Type I diabetes is a result of the body destroying the pancreatic islet cells that produce insulin early in life so that the insulin signal never happens and unhealthy amounts of sugar accumulate in the blood.

Type II diabetes (formerly called ‘adult onset’ diabetes before children started getting it) is a result of cells becoming unresponsive to insulin. The association with obesity roughly means that cell so often see insulin that they become accustomed to it and don’t respond appropriately. This is very much like an addiction response. To compensate, the pancreas makes more and more insulin until, eventually, cells are so unresponsive that they just don’t do their job any more and unhealthy amounts of sugar accumulate in the blood.

Two pathways; same outcome.

What this has to do with cancer is that cancer cells are, by their nature, unbounded by many of the rules of other cells. The ones that outlive the others come to dominate the population and before you know it, they’re so numerous and

nrc487381.fig2.jpg

What this has to do with cancer is that cancer cells are, by their nature, unbounded by many of the rules of other cells. The ones that outlive the others come to dominate the population and before you know it, they’re so numerous and resistant to death that they become a health hazard. (If you’re thinking this sounds like evolution on a cellular scale, you’re thinking the right thing.)

One thing that gives one cell an advantage over other ‘lawabiding’ cells in the body is being greedy when food comes around. this is another central problem with cancer. In healthy organisms, cells ‘recognize’ their place and are willing to sacrifice themselves for the good of the body. Cancer cells have reneged on that agreement and look out only for #1.

On a cellular level, this means that they put up receptors for energy-rich molecules like sugar and take it whenever available. One example receptor cancer cells often use for this is GLUT-4. The very same receptor that we saw providing sugar for energy and carbon for building above. It turns out that Insulin binding to insulin receptors triggers the mobility of GLUT-4 receptors from intracellular vesicles to the cell surface. The environment that makes this all possible for tumor cells to do so well is one in which there is excess insulin – like in the circulation of someone who has type II diabetes and has been producing more and more insulin to try to coax cells to take glucose out of the blood.

The take home message:

  • Type II diabetics have very high levels of circulating insulin.
  • Cancer cells can use insulin signals to upregulate glucose-capturing receptors.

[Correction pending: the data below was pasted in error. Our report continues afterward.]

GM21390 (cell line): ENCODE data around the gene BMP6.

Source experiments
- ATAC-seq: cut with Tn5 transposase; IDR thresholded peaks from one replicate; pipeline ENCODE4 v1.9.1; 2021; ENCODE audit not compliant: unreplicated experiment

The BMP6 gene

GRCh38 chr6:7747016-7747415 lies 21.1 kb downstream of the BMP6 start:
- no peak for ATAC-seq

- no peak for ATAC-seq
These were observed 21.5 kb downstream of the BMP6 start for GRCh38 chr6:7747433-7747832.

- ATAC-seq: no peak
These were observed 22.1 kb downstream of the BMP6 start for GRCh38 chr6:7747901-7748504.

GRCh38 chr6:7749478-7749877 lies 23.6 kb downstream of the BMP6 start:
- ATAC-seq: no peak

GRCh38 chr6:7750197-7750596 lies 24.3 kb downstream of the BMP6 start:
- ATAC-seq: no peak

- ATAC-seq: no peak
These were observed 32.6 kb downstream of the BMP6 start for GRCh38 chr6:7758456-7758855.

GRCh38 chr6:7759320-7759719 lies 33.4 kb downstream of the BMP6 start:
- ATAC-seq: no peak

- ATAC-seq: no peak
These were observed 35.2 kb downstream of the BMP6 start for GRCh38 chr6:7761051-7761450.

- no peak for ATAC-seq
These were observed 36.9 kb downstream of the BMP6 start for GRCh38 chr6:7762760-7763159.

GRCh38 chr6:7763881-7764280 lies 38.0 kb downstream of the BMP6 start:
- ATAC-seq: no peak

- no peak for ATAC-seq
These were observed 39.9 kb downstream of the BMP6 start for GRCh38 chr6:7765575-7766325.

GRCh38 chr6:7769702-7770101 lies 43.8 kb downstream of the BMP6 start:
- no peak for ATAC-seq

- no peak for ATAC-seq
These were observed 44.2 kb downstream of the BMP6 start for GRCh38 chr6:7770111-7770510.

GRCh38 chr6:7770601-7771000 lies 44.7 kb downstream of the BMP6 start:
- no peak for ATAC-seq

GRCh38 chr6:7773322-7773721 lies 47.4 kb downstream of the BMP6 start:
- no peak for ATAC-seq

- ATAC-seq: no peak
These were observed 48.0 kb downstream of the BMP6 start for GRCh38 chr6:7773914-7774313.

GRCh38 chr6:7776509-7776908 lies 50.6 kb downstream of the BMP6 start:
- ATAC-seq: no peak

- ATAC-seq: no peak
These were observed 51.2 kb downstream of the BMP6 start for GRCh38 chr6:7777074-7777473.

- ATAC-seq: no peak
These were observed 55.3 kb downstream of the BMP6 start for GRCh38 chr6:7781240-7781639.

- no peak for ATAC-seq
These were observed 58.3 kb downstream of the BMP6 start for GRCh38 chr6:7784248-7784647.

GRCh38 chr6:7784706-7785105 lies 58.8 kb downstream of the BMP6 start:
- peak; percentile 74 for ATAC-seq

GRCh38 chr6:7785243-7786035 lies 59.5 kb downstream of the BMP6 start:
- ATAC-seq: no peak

• Cancer cells begin to favor dimeric form of pyruvate kinase.
  • Cancer cells can also perform aerobic glycolysis, the Warburg effect, to get both energy and biological building blocks from this sugar.
  • The cells that do it best have the most (cellular) progeny.

Therefore:   Obesity –> Type II Diabetes –> Cancer

 

 
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Posted by on May 30, 2016 in Uncategorized

 

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Why the Electoral College is Relevant Today

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Ms. Ginny Stroud

No one cares one bit about the electoral college until they suddenly pivot to extremely caring about the electoral college. That happens around the time a close election teases out the distinction between popular election and the buffer against the masses we call the electoral college.

 

A common argument against the current system is straightforward: it is in place to prevent the will of the people from overriding the will of the elite. That’s not very democratic now is it? The electoral college  is the inverse of universal suffrage, which is the direction the United States has been heading for most of its existence (slowly). On the one hand, ‘No taxation without representation’ was part of the rationale for the revolution against the English Crown (I know what you’re thinking D.C., sit down and be quiet).

The 15th amendment in 1869 prohibited the denial of the right to vote based on race, color, or previous condition of servitude. The 19th amendment in 1919 prohibited the denial of the right to vote based on sex. In 1971, the 26th amendment reduced the voting age from 21 to 18, in large part to ensure that draft age men could have a voice.